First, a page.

Luke Hancock, a former Louisville basketball player and 2013 Final Four Most Outstanding Player, and four of his former teammates have filed a lawsuit against the NCAA.
Hancock and his fellow plaintiffs — Gorgui Dieng, Stephan Van Treese, Tim Henderson and Michael Marra — are alleging that the NCAA portrayed the 2012-2014 Louisville Cardinals in a false light, breached their contract with “student-athletes” by vacating wins of eligible players, and negligently handled the investigation into the Louisville escort scandal during the tenure of former coach Rick Pitino.
This case is particularly important because it can redefine the types of cases that are brought against the NCAA; essentially, it could open the floodgates to litigation against the collegiate sports organization for sullying the names of current and former “student-athletes” who are subjects of investigations and violations.
An added layer of nuance to this lawsuit is that Hancock and his former teammates are represented by Morgan & Morgan’s John Morgan — an attorney with a reputation for his tireless pursuit of justice for injured plaintiffs seeking to be made whole. In this case, the plaintiffs want to be redressed through an NCAA declaration “clearing them of any wrongdoing and to have the program’s wins and national title reinstated.”
Morgan’s cases, which are guided by the firm’s motto of “For the People,” often demonstrate the ability to strike down the Goliath’s of society, including governmental institutions, major corporations, and mass tortfeasors. For example, Morgan has been locked in a high-profile court battle over the legality of smokable medical marijuana in Florida with the state’s governor, Rick Scott; Morgan represents some of the most critically ill citizens of the state who have medical marijuana prescriptions.
Morgan’s tenacious pursuit of fairness and justice led him to represent the plaintiffs in the immediate case against the NCAA.
“We’re here to reinstate all of those wins, not just some of those wins. But more than that — we are here today to get these players’ good names back,” Morgan stated during a press conference last week.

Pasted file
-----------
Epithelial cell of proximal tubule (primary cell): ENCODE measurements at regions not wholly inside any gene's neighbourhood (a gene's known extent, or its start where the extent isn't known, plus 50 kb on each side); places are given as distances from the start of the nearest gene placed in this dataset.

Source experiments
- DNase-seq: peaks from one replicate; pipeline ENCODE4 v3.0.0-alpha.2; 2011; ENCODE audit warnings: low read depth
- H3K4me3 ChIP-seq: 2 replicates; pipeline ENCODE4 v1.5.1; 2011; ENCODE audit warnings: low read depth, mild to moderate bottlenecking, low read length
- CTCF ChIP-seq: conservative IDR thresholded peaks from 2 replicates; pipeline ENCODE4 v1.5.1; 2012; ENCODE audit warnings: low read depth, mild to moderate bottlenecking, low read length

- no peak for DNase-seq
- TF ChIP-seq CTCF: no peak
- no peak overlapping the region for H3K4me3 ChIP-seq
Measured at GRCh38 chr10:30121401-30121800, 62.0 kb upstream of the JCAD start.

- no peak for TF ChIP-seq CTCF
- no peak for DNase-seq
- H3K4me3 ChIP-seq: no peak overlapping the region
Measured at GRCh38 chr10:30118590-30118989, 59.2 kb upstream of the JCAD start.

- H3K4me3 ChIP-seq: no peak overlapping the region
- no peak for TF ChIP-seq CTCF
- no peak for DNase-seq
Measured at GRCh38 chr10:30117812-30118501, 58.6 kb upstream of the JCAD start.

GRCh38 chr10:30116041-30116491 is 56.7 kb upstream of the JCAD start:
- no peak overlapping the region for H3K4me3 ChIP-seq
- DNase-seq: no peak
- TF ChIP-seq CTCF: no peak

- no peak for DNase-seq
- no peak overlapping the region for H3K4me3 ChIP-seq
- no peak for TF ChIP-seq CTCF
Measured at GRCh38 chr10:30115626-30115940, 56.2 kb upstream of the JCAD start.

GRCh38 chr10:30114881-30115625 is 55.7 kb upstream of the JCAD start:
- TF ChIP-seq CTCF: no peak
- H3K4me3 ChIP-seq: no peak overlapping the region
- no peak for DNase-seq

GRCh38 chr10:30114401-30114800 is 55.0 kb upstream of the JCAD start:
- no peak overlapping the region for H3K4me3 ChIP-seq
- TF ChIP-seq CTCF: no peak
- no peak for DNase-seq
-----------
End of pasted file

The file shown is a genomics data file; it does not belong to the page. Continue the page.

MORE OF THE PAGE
Hancock feels optimistic about his chances of attaining justice in this case.
“I have to live with this every day,” Hancock said. “I’m involved with the right things and do the right thing. I’m excited that Morgan & Morgan partnered with us and is going to represent us because enough is enough.”
John Morgan feels that this case represents more than what happened to his plaintiffs; he believes it is symbolic of the NCAA’s corruption as a whole. “College rules are phony. Everyone knows they’re being broken by every single school, every single day. They exist to protect the integrity of the game.
Our firm is used to taking on giants. What the NCAA is good at doing is exploiting young men for big money. The one thing bullies understand is blood in their mouth. That is what we do.”
The @NCAA is a BULLY organization.
The concept of student-athlete is a farce designed to deprive the most deserving and poor young athletes of compensation while the NCAA makes BILLIONS.
— John Morgan (@JohnMorganESQ) July 11, 2018
Attorney Mike Morgan, who is co-counsel to John Morgan on the NCAA case, elaborated on why the firm is representing Hancock and his former teammates in this matter: “The NCAA has overstepped its authority when it stripped these Louisville players of their wins, awards & championship. The NCAA sanctions were based off alleged criminal acts, which is clearly outside of their jurisdiction. The NCAA is not the moral police and certainly not the actual police. [I]nvestigations of alleged criminal acts should be left to the professionals where the accused are afforded actual due process. What the NCAA has done to the good names of our clients is unconscionable and we look forward to restoring them to the place of honor that they deserve.”
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Earlier this summer, we covered some of the cases which could alter the way collegiate sports function. This is such a case; it bears watching as the litigation process moves forward.
The plaintiffs, in this case, are represented by John Morgan, Michael Morgan, Bernard Mazaheri, Jonathan Rabinowitz, Shea Conley and Keith Mitnik of Morgan & Morgan; the players are also represented by co-counsel Shawn Freibert and James Ellis.